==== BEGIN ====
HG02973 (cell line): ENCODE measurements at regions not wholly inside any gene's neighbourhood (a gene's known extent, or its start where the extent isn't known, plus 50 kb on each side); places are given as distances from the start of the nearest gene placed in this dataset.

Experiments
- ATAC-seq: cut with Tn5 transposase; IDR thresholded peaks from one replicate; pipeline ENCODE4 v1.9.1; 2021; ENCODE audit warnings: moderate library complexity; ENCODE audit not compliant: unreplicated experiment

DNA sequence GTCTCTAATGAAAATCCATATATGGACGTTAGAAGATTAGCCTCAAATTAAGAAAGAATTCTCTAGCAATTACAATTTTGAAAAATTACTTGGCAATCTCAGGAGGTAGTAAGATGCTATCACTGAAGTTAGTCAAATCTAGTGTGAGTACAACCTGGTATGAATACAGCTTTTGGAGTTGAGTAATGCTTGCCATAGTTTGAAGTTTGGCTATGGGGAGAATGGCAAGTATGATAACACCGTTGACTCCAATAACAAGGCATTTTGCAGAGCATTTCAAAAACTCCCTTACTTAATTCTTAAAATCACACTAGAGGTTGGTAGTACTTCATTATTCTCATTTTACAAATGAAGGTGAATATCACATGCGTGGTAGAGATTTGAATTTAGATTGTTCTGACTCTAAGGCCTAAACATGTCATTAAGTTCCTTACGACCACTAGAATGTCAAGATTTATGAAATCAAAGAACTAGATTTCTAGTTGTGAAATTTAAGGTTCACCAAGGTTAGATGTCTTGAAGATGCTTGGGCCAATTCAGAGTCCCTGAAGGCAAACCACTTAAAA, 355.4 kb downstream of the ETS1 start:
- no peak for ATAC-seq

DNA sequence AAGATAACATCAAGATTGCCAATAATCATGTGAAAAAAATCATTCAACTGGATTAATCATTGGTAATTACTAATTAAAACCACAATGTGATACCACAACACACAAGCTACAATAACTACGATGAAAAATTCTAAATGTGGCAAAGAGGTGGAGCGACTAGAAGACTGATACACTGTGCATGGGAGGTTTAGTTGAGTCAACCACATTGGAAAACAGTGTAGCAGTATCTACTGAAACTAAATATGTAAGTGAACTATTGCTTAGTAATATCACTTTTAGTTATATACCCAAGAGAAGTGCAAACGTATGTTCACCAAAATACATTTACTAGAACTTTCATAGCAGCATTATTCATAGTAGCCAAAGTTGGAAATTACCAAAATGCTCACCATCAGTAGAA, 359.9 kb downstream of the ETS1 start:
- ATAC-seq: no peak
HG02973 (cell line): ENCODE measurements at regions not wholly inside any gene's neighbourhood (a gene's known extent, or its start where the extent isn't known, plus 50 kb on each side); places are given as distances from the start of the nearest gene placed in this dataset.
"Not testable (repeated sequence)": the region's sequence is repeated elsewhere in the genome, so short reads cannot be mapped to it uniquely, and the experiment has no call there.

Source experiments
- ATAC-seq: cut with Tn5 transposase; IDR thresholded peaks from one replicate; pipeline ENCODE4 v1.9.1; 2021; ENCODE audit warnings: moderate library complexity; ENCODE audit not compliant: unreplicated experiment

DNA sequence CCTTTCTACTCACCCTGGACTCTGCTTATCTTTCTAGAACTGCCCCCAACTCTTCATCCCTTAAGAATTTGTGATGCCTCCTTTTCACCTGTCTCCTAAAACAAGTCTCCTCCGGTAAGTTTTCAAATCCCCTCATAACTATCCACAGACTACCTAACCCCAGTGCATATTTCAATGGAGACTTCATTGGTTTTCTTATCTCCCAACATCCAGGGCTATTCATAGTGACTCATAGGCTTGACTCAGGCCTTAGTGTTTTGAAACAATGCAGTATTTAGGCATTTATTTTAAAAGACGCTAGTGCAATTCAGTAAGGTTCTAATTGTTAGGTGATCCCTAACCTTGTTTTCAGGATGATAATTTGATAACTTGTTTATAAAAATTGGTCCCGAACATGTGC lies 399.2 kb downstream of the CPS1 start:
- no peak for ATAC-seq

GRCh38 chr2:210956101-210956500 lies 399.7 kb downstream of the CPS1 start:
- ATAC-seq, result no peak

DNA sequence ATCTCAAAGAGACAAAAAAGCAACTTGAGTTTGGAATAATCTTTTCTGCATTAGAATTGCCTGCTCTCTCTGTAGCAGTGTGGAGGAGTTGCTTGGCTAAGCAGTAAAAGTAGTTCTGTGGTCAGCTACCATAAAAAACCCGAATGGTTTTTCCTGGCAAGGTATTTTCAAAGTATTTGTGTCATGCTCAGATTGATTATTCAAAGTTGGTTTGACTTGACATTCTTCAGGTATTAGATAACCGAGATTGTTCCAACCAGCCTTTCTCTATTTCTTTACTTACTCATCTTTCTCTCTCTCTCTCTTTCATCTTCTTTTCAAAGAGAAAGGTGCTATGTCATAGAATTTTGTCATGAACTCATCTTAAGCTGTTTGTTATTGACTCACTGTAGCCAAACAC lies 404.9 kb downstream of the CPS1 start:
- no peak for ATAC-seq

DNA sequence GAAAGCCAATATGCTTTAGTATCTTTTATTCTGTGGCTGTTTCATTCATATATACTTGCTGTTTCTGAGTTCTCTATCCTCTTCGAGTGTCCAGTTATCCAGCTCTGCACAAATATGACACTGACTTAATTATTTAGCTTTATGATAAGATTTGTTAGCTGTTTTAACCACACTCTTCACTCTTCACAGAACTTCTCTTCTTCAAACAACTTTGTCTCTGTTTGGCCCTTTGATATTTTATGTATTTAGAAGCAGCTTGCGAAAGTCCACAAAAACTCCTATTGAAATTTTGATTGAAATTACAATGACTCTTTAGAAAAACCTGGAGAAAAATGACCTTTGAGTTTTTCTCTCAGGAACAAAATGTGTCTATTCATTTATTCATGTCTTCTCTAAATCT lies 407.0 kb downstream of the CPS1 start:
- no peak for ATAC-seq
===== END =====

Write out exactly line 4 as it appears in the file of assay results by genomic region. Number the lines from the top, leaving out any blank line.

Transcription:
DNA sequence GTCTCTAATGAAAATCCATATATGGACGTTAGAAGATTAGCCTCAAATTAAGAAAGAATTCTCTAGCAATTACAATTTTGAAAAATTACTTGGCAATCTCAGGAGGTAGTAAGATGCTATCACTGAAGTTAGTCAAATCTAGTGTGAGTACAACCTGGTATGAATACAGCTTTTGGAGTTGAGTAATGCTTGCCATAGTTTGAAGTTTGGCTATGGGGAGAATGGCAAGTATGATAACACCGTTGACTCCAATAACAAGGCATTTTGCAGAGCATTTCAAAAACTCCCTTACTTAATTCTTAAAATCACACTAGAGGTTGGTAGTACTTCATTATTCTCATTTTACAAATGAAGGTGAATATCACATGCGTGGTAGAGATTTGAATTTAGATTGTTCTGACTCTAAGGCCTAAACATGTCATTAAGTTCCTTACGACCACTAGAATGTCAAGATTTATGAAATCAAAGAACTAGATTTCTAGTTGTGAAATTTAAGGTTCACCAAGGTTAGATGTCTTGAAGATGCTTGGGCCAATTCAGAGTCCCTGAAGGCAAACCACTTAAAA, 355.4 kb downstream of the ETS1 start: